Is A 2018 Rebound In Ian Kinsler’s Future, Or Is He Simply Past His Prime?

by Eric Stashin (aka The Rotoprofessor)

Ian Kinsler has long been considered one of the better second baseman in the game, though he’s coming off a down year overall.  That has led to questions as to whether age has caught up with him and if the production may never return.  Would that make him unusable?  Could he rebound?  Let’s try to answer those questions, first looking at last year’s numbers:

551 At Bats
.236 Batting Average (130 Hits)
22 Home Runs
52 RBI
90 Runs
14 Stolen Bases
.313 On Base Percentage
.412 Slugging Percentage
.244 Batting Average on Balls in Play

Obviously there was still some power and speed, it was his average that dragged down his value significantly.  It appears that he’s shifted his approach in recent seasons, trying to continue to produce power.  Just look at the trend of his fly ball rate over the past five seasons:

  • 2013 – 39.4%
  • 2014 – 42.9%
  • 2015 – 40.7%
  • 2016 – 44.5%
  • 2017 – 46.5%

He did lower the mark as the season went along (44.0% in the second half), but it’s still an elevated mark.  It’s not outrageous, but for a player who isn’t going to be an elite power hitter it is a small red flag.

However, that’s actually where the concerns end.  While he may have lost a step given his age, it doesn’t appear that he’s lost his bat speed.  He posted an overall 6.2% SwStr% last season while staying in the strike zone (27.2% O-Swing%), and his Whiff% of 5.80% against fastballs is highly impressive.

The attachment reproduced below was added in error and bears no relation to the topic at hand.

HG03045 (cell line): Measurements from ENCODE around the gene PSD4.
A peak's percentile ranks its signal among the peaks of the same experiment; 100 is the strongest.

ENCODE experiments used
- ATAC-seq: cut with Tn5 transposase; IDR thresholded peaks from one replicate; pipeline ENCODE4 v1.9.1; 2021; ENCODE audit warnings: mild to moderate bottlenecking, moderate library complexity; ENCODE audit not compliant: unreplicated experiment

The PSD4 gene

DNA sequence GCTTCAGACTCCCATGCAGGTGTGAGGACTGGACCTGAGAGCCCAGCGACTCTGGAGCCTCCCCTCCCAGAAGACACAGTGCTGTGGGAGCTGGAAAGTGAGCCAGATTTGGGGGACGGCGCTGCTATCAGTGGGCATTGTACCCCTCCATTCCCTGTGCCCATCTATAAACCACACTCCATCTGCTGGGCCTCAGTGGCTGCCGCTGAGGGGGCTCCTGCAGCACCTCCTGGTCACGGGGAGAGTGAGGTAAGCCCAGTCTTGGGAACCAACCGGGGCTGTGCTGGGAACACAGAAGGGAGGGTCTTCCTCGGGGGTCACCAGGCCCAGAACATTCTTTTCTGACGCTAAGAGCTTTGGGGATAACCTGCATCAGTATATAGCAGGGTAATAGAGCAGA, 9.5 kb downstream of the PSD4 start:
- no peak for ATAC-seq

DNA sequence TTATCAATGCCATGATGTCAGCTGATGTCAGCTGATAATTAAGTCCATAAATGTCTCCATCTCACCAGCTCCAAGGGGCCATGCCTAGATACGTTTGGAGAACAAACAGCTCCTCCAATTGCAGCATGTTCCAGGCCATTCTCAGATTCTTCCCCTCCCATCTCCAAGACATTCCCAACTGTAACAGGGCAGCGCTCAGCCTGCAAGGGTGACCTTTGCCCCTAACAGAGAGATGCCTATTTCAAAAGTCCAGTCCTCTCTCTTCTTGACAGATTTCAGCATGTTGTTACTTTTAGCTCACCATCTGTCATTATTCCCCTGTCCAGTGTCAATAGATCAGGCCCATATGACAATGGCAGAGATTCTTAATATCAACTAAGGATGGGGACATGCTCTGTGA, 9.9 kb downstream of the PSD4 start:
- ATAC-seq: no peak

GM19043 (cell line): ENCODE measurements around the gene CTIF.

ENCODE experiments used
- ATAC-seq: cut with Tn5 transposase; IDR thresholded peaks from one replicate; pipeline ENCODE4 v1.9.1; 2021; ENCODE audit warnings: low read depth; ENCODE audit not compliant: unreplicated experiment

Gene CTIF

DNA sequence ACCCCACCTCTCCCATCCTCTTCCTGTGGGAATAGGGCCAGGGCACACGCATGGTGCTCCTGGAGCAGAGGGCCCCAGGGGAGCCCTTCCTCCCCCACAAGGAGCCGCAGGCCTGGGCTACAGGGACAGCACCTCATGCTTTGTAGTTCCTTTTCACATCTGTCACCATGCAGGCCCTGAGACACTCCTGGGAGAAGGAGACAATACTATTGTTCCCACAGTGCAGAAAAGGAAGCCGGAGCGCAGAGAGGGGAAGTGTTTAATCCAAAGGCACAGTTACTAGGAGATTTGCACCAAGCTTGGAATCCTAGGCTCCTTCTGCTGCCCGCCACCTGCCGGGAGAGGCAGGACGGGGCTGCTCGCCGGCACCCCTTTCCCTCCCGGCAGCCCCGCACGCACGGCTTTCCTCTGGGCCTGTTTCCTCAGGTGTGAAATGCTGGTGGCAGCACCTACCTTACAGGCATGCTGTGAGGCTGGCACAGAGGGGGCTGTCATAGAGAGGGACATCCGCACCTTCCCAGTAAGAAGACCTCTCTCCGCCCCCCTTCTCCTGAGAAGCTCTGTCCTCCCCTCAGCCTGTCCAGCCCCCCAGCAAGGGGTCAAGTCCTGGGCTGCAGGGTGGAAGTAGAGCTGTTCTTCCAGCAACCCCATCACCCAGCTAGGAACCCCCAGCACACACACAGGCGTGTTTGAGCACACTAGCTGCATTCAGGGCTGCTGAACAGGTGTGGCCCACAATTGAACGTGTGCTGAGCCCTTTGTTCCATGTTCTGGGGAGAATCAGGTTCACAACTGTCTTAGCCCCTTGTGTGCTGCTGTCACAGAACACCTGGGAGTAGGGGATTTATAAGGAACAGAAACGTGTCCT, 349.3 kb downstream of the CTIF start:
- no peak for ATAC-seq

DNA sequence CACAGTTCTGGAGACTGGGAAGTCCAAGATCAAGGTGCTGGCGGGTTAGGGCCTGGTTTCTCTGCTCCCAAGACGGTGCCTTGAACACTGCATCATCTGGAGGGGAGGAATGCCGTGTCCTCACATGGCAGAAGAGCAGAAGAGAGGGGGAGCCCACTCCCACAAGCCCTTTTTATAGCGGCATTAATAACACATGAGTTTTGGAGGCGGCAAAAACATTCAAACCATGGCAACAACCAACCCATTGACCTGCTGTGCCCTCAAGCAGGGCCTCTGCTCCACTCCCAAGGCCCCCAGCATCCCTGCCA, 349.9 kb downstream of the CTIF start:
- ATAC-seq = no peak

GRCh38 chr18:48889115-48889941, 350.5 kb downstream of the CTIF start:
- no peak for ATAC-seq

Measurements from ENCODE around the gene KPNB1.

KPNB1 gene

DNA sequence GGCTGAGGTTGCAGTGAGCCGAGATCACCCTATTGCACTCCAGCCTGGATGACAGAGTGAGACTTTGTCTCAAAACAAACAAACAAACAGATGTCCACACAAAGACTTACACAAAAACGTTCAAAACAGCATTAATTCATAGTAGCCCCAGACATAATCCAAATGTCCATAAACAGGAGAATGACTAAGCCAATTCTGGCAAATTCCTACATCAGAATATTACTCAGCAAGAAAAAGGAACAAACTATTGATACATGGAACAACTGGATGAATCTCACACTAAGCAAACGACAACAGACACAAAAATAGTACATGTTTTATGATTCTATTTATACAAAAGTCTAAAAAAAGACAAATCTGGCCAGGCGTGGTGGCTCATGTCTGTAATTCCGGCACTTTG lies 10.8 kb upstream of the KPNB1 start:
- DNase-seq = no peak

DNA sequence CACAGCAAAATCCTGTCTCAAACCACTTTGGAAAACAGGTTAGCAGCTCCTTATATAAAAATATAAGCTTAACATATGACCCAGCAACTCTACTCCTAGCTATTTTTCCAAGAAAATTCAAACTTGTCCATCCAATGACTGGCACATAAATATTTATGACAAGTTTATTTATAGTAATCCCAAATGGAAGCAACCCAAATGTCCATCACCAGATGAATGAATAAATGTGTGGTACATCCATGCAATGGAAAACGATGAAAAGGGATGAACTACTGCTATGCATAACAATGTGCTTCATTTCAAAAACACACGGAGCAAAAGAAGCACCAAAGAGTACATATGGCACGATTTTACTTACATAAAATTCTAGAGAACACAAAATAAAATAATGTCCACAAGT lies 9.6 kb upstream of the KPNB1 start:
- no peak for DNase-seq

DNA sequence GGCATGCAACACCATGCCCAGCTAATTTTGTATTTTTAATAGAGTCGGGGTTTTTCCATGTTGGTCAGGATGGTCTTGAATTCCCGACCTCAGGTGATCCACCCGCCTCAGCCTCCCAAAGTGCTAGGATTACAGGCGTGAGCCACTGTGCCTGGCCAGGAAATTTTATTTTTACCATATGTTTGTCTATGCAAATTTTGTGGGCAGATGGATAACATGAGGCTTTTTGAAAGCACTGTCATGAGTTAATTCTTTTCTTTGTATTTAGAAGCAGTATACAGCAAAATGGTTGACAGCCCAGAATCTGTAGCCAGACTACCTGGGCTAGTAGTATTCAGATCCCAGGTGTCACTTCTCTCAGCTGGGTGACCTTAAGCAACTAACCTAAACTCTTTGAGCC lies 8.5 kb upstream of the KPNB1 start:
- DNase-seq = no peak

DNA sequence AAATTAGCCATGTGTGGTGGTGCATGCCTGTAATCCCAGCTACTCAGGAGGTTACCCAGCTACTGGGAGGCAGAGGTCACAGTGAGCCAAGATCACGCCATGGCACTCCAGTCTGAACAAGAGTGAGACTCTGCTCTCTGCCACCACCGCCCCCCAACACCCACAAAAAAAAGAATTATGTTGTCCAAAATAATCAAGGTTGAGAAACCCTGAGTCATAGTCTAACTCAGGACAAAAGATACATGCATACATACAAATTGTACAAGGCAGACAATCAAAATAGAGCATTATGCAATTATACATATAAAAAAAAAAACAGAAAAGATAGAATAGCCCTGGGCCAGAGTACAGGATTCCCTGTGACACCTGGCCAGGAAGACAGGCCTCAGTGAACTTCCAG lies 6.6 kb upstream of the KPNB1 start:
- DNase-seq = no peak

While a loss of speed may impact his BABIP, and he also carries an elevated popup rate (14.4% in ’17), there’s little reason to believe that he’s this bad.  There truly was some poor luck at play behind the numbers, and there’s little reason to think that he won’t rebound back into the .260+ range.

Obviously at 35-years old he’s not going to be able to continue on as the same player he once was.  That said, there’s no true red flag that makes us think that he’s primed to completely fall off a cliff either.  Think of him as a player with a .260/16/7 floor, with the potential to produce even more than that.

Maybe that’s not elite, but that’s solid and has value.  Don’t make the mistake of looking at last year’s average and assuming that he won’t be able to produce once again in ’18.

Sources – Fangraphs, Brooks Baseball

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Make sure to check out all of our 2018 Projections:

Date Published
Cano, Robinson10/09/17
Castillo, Luis10/03/17
Gerrit Cole10/30/17
Didi Gregorius11/20/17
Wil Myers10/24/17
Quintana, Jose11/13/17
Sanchez, Aaron12/05/17
Schoop, Jonathan11/27/17
Stroman, Marcus10/16/17
Walker, Taijuan 11/06/17

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